Defective T cell development and function in the absence of Abelson kinases.
ABSTRACT Thymocyte proliferation, survival, and differentiation are tightly controlled by signaling from the pre-TCR. In this study, we show for the first time that the Abelson (Abl) kinases regulate proximal signaling downstream of the pre-TCR. Conditional deletion of Abl kinases in thymocytes reveals a cell-autonomous role for these proteins in T cell development. The conditional knockout mice have reduced numbers of thymocytes, exhibit an increase in the percentage of the CD4(-)CD8(-) double-negative population, and are partially blocked in the transition to the CD4(+)CD8(+) double-positive stage. Moreover, the total number of T cells is greatly reduced in the Abl mutant mice, and the null T cells exhibit impaired TCR-induced signaling, proliferation, and cytokine production. Notably, Abl mutant mice are compromised in their ability to produce IFN-positive CD8 T cells and exhibit impaired CD8(+) T cell expansion in vivo upon Listeria monocytogenes infection. Furthermore, Ab production in response to T cell-dependent Ag is severely impaired in the Abl mutant mice. Together these findings reveal cell-autonomous roles for the Abl family kinases in both T cell development and mature T cell function, and show that loss of these kinases specifically in T cells results in compromised immunity.
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ABSTRACT: The semaphorin and plexin family of ligand and receptor proteins provides important axon guidance cues required for development. Recent studies have expanded the role of semaphorins and plexins in the regulation of cardiac, circulatory and immune system function. Within the immune system, semaphorins and plexins regulate cell-cell interactions through a complex network of receptor and ligand pairs. Immune cells at different stages of development often express multiple semaphorins and plexins, leading to multivariate interactions, involving more than one ligand and receptor within each functional group. Because of this complexity, the significance of semaphorin and plexin regulation on individual immune cell types has yet to be fully appreciated. In this work, we examined the regulation of T cells by semaphorin 6D. Both in vitro and in vivo T cell stimulation enhanced semaphorin 6D expression. However, semaphorin 6D was only expressed by a majority of T cells during the late phases of activation. Consequently, the targeted disruption of semaphorin 6D receptor-ligand interactions inhibited T cell proliferation at late but not early phases of activation. This proliferation defect was associated with reduced linker of activated T cells protein phosphorylation, which may reflect semaphorin 6D regulation of c-Abl kinase activity. Semaphorin 6D disruption also inhibited expression of CD127, which is required during the multiphase antigen-presenting cell and T cell interactions leading to selection of long-lived lymphocytes. This work reveals a role for semaphorin 6D as a regulator of the late phase of primary immune responses.Proceedings of the National Academy of Sciences 10/2008; 105(35):13015-20. · 9.68 Impact Factor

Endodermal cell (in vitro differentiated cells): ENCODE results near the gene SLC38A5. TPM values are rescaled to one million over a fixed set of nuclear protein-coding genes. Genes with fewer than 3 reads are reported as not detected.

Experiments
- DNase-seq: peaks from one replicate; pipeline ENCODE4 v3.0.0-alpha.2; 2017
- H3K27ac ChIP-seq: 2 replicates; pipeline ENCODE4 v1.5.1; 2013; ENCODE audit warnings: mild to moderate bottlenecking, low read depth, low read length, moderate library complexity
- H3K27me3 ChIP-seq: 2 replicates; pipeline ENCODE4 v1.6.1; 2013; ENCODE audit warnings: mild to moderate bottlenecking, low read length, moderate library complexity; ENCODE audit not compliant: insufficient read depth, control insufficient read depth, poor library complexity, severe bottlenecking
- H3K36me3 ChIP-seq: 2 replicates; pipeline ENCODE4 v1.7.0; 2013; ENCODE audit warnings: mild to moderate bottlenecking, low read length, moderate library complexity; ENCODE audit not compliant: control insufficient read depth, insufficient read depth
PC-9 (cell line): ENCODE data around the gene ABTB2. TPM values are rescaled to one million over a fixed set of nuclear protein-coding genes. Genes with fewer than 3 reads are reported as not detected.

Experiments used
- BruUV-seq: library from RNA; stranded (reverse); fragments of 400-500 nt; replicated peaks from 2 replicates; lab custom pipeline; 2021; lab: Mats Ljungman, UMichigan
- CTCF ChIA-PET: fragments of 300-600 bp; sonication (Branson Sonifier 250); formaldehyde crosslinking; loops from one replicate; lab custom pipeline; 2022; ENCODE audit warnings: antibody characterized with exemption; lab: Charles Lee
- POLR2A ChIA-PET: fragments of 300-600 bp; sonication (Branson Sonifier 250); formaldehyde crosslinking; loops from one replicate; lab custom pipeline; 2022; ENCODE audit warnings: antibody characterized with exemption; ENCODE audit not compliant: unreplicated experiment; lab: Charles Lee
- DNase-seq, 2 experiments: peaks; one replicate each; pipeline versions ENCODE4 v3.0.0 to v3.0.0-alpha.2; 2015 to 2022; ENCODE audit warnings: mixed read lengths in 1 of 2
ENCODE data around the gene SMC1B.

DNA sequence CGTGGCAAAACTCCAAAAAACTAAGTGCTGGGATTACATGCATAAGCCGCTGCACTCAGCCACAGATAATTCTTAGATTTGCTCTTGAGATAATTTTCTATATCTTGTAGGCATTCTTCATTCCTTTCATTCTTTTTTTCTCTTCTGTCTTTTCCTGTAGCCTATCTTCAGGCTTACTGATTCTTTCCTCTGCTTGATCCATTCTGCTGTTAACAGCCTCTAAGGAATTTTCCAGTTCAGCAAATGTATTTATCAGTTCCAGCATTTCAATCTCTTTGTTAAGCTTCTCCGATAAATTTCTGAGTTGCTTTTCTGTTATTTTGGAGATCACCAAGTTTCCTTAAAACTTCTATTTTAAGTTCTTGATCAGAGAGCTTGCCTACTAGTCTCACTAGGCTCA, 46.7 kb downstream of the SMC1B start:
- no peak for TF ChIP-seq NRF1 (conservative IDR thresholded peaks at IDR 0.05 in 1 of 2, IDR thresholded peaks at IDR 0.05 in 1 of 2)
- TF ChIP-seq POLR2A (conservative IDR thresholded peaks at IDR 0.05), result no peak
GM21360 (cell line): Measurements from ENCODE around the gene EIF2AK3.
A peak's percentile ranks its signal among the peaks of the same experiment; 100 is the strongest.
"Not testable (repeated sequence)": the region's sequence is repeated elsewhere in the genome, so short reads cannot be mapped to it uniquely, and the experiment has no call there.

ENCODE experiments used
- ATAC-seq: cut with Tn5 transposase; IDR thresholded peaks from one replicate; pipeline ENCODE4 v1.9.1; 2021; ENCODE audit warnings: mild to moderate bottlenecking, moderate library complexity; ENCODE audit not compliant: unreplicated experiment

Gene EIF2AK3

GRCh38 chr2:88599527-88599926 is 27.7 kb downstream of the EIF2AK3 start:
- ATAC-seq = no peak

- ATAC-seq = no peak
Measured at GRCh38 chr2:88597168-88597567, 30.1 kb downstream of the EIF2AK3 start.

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ABSTRACT: The recent development of small-molecule tyrosine kinase (TK) inhibitors offers increasing opportunities for the treatment of autoimmune diseases. In this study, we investigated the potential of this new class of drugs to treat and cure type 1 diabetes (T1D) in the NOD mouse. Treatment of prediabetic and new onset diabetic mice with imatinib (Gleevec) prevented and reversed T1D. Similar results were observed with sunitinib (Sutent), an additional approved multikinase inhibitor, suggesting that the primary target of imatinib, c-Abl, was not essential in blocking disease in this model. Additional studies with another TK inhibitor, PLX647 (targeting c-Kit and c-Fms) or an anti-c-Kit mAb showed only marginal efficacy whereas a soluble form of platelet-derived growth factor receptor (PDGFR), PDGFRbetaIg, rapidly reversed diabetes. These findings strongly suggest that inhibition of PDGFR is critical to reverse diabetes and highlight a crucial role of inflammation in the development of T1D. These conclusions were supported by the finding that the adaptive immune system was not significantly affected by imatinib treatment. Finally, and most significantly, imatinib treatment led to durable remission after discontinuation of therapy at 10 weeks in a majority of mice. Thus, long-term efficacy and tolerance is likely to depend on inhibiting a combination of tyrosine kinases supporting the use of selective kinase inhibitors as a new, potentially very attractive approach for the treatment of T1D.Proceedings of the National Academy of Sciences 12/2008; 105(48):18895-900. · 9.68 Impact Factor